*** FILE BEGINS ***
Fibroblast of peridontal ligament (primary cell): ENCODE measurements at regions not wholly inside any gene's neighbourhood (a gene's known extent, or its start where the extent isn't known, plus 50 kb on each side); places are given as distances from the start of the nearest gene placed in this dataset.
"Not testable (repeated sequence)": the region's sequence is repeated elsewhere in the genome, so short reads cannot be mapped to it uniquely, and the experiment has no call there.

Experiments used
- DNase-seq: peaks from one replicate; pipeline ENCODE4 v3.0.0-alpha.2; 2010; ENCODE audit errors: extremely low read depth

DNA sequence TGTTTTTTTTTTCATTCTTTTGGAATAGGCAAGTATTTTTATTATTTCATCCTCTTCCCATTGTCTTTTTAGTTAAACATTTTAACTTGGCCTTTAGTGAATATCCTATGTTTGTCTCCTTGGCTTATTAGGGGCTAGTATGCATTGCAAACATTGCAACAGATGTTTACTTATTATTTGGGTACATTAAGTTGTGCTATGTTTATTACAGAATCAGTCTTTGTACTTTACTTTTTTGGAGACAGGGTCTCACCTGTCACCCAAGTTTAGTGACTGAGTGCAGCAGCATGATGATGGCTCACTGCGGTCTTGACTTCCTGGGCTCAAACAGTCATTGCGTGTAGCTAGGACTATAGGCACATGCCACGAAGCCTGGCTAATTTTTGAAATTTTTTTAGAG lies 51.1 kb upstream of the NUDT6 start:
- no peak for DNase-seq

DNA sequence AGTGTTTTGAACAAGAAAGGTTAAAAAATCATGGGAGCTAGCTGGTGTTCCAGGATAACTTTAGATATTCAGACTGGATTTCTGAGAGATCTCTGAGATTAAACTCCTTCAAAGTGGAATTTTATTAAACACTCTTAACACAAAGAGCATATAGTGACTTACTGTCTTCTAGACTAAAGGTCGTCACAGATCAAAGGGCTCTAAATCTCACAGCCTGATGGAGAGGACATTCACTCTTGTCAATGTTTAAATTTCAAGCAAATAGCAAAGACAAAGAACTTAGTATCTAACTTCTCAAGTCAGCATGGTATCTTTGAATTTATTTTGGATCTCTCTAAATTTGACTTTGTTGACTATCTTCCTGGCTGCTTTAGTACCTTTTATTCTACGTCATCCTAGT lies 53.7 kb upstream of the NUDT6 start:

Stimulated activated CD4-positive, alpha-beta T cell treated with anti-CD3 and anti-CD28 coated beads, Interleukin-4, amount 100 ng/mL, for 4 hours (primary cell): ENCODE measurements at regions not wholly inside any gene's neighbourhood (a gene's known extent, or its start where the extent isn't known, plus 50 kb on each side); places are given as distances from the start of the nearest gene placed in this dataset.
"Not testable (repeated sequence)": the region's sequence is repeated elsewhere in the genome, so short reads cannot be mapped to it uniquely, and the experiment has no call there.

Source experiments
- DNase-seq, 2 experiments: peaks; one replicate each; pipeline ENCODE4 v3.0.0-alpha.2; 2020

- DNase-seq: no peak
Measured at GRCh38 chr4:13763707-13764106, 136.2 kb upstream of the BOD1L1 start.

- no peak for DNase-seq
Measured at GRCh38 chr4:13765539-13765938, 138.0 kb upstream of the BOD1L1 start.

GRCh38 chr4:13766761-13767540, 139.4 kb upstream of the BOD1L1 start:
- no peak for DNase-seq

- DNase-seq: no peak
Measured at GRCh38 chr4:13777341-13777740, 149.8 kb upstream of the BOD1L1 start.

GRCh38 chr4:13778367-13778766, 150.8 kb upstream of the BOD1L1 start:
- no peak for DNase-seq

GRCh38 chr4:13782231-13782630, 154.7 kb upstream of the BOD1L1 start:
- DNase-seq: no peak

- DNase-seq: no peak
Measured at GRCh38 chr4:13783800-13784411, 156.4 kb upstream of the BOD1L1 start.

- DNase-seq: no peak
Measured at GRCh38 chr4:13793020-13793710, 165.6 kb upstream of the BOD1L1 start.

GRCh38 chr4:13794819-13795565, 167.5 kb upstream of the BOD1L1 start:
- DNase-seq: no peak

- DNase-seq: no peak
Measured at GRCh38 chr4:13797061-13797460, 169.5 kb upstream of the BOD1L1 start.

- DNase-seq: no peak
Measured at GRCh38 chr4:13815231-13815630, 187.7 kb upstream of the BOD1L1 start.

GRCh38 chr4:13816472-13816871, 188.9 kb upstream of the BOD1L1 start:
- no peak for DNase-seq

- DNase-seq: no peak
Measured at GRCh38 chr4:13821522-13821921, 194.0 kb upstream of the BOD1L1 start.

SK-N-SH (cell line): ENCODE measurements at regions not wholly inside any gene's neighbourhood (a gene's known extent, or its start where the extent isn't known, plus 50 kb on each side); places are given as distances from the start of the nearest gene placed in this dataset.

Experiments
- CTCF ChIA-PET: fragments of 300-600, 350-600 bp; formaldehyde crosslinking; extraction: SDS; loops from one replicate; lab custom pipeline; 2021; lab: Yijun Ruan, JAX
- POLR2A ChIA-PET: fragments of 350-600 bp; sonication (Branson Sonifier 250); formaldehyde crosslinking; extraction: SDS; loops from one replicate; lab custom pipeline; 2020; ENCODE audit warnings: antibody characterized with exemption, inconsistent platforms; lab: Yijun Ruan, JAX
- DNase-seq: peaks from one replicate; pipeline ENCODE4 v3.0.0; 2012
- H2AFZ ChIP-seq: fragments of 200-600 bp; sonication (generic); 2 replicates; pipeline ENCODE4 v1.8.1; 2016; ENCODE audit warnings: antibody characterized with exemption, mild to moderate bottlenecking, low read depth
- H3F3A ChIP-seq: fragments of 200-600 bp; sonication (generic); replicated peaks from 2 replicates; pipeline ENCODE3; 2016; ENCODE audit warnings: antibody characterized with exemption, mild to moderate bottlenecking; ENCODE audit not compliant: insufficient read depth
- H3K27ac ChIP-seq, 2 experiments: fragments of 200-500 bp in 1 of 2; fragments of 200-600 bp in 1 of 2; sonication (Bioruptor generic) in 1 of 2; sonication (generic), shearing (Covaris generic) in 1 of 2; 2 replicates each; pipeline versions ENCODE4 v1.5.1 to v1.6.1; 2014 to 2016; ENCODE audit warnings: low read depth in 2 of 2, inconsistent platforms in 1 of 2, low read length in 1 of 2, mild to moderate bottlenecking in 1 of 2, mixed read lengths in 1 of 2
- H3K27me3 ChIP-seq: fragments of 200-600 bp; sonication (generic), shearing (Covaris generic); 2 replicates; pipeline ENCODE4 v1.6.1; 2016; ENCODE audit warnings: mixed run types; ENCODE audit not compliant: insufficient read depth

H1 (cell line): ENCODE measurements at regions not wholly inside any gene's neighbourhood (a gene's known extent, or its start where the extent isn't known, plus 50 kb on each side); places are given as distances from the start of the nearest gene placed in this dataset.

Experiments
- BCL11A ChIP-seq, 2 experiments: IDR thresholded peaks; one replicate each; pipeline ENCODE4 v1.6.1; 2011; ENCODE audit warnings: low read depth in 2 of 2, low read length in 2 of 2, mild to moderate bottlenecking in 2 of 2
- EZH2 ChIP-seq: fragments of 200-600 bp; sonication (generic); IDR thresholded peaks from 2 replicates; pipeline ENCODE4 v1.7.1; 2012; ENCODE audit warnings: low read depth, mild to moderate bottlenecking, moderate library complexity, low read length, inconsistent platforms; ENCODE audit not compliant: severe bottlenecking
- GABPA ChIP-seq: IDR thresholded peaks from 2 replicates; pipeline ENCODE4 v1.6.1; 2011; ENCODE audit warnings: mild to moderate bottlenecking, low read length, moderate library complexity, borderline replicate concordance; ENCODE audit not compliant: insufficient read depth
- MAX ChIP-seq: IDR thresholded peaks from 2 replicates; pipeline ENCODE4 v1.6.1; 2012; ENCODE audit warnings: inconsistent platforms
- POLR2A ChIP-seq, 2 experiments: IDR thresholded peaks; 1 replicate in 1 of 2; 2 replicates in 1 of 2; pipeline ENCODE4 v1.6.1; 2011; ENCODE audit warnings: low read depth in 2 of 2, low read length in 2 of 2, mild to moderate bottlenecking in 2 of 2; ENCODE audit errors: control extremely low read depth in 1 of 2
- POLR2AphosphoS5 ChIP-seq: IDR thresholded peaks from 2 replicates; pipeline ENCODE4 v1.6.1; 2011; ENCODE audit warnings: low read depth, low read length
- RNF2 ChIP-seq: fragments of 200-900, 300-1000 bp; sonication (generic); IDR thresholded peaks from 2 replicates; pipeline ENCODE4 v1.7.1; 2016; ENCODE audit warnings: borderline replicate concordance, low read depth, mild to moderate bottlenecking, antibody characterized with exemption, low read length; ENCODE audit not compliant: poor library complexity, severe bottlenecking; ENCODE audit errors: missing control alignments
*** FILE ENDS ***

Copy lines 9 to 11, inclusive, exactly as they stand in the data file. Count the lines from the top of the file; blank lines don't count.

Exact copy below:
"Not testable (repeated sequence)": the region's sequence is repeated elsewhere in the genome, so short reads cannot be mapped to it uniquely, and the experiment has no call there.

Source experiments
- DNase-seq, 2 experiments: peaks; one replicate each; pipeline ENCODE4 v3.0.0-alpha.2; 2020